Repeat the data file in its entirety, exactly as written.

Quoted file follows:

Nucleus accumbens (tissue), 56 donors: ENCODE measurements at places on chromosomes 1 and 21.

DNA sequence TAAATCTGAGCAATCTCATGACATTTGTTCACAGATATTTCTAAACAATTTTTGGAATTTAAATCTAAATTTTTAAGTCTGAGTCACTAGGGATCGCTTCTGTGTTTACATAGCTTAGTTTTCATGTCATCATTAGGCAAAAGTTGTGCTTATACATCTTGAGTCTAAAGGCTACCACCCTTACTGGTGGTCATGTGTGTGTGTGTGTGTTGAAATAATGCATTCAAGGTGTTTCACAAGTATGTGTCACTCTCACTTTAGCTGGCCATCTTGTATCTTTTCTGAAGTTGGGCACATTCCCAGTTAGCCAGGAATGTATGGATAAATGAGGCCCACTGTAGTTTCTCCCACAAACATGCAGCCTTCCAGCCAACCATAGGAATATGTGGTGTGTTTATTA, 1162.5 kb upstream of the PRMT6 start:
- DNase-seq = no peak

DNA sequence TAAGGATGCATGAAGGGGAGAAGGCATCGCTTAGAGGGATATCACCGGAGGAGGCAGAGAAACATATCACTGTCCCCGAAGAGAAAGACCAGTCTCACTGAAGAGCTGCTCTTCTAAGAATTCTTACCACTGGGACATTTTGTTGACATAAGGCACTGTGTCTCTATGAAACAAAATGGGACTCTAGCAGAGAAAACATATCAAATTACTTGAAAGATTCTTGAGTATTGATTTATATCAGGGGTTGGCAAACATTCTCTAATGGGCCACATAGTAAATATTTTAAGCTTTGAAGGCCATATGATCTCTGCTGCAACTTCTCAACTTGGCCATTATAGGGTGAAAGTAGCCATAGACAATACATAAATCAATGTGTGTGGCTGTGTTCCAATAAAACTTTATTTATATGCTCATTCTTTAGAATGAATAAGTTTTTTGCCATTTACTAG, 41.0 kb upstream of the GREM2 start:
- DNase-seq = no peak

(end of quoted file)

Nucleus accumbens (tissue), 56 donors: ENCODE measurements at places on chromosomes 1 and 21.

DNA sequence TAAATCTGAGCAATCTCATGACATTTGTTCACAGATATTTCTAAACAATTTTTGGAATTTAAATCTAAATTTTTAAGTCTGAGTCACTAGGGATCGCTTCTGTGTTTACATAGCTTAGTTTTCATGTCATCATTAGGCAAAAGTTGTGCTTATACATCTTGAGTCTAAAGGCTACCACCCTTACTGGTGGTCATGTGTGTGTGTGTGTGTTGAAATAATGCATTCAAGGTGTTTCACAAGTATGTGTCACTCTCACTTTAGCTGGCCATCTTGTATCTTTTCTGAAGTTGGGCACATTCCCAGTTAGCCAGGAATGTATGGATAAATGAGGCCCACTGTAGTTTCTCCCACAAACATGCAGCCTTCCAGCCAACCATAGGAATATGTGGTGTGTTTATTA, 1162.5 kb upstream of the PRMT6 start:
- DNase-seq = no peak

DNA sequence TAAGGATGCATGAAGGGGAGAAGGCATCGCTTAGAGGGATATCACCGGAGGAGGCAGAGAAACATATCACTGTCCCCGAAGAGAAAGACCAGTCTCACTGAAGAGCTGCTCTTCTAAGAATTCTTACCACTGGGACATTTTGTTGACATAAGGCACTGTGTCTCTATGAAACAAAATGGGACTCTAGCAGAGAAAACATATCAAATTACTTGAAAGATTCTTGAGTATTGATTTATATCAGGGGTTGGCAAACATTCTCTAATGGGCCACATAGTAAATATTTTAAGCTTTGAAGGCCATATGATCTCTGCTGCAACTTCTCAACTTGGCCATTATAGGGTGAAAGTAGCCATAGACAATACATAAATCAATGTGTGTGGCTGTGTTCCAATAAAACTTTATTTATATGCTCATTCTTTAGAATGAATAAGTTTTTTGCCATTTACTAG, 41.0 kb upstream of the GREM2 start:
- DNase-seq = no peak